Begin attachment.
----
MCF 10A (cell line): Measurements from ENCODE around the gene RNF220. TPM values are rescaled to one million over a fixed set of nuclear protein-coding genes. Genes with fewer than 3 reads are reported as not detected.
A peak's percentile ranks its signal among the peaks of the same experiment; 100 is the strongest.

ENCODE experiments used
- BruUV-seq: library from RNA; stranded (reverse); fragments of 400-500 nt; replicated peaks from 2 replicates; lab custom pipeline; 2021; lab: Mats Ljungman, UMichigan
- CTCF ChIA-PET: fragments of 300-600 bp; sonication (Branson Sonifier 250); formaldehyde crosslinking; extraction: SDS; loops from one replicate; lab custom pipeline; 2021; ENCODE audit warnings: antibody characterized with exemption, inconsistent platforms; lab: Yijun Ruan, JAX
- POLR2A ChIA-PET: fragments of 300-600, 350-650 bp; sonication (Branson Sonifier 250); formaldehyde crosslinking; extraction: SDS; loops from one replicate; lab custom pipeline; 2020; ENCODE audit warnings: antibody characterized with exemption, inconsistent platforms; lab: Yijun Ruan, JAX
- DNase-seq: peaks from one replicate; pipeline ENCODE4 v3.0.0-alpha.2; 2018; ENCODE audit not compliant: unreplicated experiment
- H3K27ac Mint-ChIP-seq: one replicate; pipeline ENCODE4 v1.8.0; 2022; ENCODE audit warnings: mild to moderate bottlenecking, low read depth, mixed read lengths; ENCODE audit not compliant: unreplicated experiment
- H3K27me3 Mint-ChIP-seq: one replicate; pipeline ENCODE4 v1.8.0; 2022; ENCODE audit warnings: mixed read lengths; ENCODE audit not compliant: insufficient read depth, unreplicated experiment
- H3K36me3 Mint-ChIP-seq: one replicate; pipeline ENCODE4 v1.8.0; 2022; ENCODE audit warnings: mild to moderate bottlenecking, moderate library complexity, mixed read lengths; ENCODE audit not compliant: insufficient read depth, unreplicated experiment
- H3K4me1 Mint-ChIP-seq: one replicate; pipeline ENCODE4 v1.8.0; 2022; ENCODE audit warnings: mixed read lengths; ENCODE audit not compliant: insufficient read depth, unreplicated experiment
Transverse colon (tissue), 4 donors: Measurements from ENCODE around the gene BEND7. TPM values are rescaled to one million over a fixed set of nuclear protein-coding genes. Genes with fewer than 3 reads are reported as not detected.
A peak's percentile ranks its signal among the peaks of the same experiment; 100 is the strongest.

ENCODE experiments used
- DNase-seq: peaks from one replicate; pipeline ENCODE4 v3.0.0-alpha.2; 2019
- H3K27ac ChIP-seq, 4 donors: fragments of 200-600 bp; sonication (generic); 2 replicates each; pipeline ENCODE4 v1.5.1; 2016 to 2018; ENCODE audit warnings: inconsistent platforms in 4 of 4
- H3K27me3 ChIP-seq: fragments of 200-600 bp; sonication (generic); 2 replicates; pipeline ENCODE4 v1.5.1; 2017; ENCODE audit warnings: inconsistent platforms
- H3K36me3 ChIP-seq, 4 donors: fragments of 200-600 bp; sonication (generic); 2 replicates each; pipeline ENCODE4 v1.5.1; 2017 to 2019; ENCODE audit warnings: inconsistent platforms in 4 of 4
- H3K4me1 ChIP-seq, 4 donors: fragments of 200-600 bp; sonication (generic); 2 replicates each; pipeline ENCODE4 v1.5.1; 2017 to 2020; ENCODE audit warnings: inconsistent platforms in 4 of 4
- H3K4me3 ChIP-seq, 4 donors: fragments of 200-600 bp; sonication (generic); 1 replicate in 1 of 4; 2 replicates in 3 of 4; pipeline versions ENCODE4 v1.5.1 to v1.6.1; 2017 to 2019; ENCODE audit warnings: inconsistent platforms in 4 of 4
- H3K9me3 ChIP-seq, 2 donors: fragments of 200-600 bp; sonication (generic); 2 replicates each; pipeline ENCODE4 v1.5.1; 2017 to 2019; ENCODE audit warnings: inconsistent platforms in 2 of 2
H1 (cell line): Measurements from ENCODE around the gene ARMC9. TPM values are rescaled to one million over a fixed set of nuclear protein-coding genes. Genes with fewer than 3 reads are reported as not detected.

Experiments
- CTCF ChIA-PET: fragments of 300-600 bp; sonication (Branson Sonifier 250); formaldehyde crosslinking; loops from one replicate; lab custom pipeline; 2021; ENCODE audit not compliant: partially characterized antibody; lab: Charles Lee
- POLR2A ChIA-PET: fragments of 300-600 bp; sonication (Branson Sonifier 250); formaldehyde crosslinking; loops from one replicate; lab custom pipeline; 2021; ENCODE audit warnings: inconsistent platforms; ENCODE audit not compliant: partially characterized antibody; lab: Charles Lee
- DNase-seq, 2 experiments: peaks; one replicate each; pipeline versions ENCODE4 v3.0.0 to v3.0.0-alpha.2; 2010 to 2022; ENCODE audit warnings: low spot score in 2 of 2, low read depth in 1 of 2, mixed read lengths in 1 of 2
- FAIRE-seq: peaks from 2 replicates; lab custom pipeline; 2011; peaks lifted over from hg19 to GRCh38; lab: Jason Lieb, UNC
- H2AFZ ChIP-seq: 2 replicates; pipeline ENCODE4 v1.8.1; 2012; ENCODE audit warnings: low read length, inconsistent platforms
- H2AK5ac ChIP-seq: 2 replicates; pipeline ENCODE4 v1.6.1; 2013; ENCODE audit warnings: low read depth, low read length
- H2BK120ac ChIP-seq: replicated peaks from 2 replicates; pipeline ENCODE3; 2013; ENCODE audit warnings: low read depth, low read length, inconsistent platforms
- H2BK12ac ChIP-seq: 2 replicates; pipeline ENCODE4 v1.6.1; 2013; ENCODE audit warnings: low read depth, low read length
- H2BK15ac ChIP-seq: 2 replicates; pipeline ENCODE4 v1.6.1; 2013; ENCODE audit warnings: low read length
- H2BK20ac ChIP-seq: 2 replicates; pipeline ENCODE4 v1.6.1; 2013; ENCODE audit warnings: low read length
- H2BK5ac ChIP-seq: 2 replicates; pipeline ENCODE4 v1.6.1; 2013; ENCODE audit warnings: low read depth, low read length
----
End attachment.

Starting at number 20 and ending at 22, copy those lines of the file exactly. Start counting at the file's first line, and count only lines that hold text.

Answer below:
- H3K4me3 ChIP-seq, 4 donors: fragments of 200-600 bp; sonication (generic); 1 replicate in 1 of 4; 2 replicates in 3 of 4; pipeline versions ENCODE4 v1.5.1 to v1.6.1; 2017 to 2019; ENCODE audit warnings: inconsistent platforms in 4 of 4
- H3K9me3 ChIP-seq, 2 donors: fragments of 200-600 bp; sonication (generic); 2 replicates each; pipeline ENCODE4 v1.5.1; 2017 to 2019; ENCODE audit warnings: inconsistent platforms in 2 of 2
H1 (cell line): Measurements from ENCODE around the gene ARMC9. TPM values are rescaled to one million over a fixed set of nuclear protein-coding genes. Genes with fewer than 3 reads are reported as not detected.